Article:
Children who live with smokers miss more school due to illness than those who live in households with non-smokers, according to a new study published in the journal Pediatrics.
Researchers analyzed data from the 2005 National Health Interview Survey that tracked, among other things, how many days of school children aged 6 to11 missed and the reason for their absence.
They found children living with one or more smokers in the home missed one to two more days of school per year on average, than those who lived with non-smokers. The research suggests that families could reduce absenteeism by 24 to 34 % if smoking was eliminated from their households.
According to the study, about one third of children in the United States live with a smoker. Among children aged 3 to 11, at least 56% have detectable levels of a chemical called serum cotinine, an indication of tobacco smoke exposure. Cotinine is a breakdown of nicotine and can be measured by analyzing levels in the blood, urine or saliva. Researchers say this establishes a link between household smoking and two specific respiratory illnesses.
“Kids living with people smoking in the home were more likely to have ear infections and chest colds,” Dr. Douglas Levy, the study’s principal investigator and Assistant in Health Care Policy at the Mongan Institute for Health Policy said. “Among kids who were living with smokers, a quarter to one-third of the days they missed from school can be attributed to the fact that they live with someone who smokes in the home.”
The study found that having multiple smokers in the home resulted in more illnesses reported and days of school missed. For example, a child living with 2 or more adult smokers had more ear infections- three or more-in a year, than a child living with no smokers or even just one smoker.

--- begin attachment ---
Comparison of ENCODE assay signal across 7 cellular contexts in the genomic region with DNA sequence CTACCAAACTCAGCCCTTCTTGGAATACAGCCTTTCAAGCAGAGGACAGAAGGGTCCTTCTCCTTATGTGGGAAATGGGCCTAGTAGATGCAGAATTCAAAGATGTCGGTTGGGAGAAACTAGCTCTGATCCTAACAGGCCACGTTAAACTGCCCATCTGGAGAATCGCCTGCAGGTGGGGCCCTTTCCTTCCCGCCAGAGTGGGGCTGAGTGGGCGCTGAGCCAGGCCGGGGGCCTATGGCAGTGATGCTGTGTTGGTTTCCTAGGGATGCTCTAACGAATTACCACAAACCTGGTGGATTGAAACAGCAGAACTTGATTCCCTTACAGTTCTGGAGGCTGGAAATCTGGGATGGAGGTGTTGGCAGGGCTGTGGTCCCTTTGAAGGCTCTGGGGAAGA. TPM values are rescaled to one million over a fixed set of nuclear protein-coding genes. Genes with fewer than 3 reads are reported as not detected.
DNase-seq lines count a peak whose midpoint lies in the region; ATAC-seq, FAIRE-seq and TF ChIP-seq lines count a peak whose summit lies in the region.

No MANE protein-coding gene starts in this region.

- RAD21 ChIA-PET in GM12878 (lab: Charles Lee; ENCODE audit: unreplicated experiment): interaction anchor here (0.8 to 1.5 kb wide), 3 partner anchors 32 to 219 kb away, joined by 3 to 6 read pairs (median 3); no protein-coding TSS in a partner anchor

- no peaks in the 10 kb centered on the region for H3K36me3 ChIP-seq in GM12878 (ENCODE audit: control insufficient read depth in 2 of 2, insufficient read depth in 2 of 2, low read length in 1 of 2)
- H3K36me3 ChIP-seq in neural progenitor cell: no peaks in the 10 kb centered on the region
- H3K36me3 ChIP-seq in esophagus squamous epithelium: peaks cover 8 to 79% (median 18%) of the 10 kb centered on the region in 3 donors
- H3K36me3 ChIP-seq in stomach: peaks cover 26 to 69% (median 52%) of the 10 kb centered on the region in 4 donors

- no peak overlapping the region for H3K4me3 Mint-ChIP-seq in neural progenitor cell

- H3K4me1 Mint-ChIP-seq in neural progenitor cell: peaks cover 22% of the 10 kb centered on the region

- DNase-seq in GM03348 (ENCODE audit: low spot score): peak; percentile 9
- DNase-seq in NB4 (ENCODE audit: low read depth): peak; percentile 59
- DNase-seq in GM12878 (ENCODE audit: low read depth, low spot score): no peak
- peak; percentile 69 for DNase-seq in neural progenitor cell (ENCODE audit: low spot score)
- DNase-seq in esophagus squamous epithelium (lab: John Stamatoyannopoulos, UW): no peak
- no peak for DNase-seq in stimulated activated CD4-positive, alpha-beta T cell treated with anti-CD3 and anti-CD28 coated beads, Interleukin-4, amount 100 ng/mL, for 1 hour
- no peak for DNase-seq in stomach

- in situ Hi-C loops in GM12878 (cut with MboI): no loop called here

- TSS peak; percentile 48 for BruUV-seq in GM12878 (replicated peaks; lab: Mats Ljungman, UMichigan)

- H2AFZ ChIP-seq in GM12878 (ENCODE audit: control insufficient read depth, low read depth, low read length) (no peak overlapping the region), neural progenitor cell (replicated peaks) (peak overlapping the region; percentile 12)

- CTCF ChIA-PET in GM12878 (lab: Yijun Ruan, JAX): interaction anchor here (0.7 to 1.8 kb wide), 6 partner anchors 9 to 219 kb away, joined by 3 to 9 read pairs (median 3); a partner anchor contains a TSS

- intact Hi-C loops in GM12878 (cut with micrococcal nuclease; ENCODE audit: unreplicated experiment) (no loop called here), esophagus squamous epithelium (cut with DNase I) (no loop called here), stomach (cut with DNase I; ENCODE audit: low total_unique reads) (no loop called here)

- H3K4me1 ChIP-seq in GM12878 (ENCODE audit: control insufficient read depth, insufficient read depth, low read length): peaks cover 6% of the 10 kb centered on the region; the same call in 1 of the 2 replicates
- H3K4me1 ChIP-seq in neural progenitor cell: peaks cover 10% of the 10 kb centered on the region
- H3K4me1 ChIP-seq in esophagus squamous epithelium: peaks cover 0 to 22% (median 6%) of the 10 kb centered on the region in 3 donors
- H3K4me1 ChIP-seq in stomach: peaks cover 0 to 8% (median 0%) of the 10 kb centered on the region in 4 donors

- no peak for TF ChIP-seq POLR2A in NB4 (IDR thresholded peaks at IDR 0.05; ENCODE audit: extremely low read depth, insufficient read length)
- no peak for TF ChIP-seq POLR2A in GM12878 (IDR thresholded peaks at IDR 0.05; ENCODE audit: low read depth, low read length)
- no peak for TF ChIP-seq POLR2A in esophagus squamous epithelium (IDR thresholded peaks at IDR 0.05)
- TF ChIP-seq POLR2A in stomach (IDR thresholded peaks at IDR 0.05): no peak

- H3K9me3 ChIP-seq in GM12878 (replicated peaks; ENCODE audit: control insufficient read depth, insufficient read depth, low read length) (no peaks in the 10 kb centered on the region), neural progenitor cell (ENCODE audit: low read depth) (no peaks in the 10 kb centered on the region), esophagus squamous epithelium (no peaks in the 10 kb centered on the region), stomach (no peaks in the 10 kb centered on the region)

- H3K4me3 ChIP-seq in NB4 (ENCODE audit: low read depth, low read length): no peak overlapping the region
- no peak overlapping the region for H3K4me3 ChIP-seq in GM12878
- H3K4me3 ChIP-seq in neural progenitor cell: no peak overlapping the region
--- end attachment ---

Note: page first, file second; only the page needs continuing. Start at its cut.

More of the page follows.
An increase in illness was not the only consequence smoking at homr. Levy says there is a financial burden as well because parents or other caregivers must take off work to care for sick children.
“When kids are home from school, particularly young kids, the cost overall is $227 million dollars per year. All due to the extra days that we see kids missing school because of secondhand smoke exposure,” said Levy.
Adults in non-smoking households were more educated, had higher incomes and were more likely to be Hispanic the study found. Homes with 2 or more smokers also had higher incomes but were more often white. About half the kids in the study that lived with a smoker were from low-income households Levy said. His advice to parents? “If you are a smoker do not smoke around your kids whether it be at home or in the car. Even better advice is to try to quit smoking.”
The study was not without limitations. Children over 12 were excluded from the study because of the possibility that exposure could be due to their own smoking. And study authors acknowldege their measure of tobacco smoke exposure was not precise and they were not able to measure exposure that might have happened outside of the home.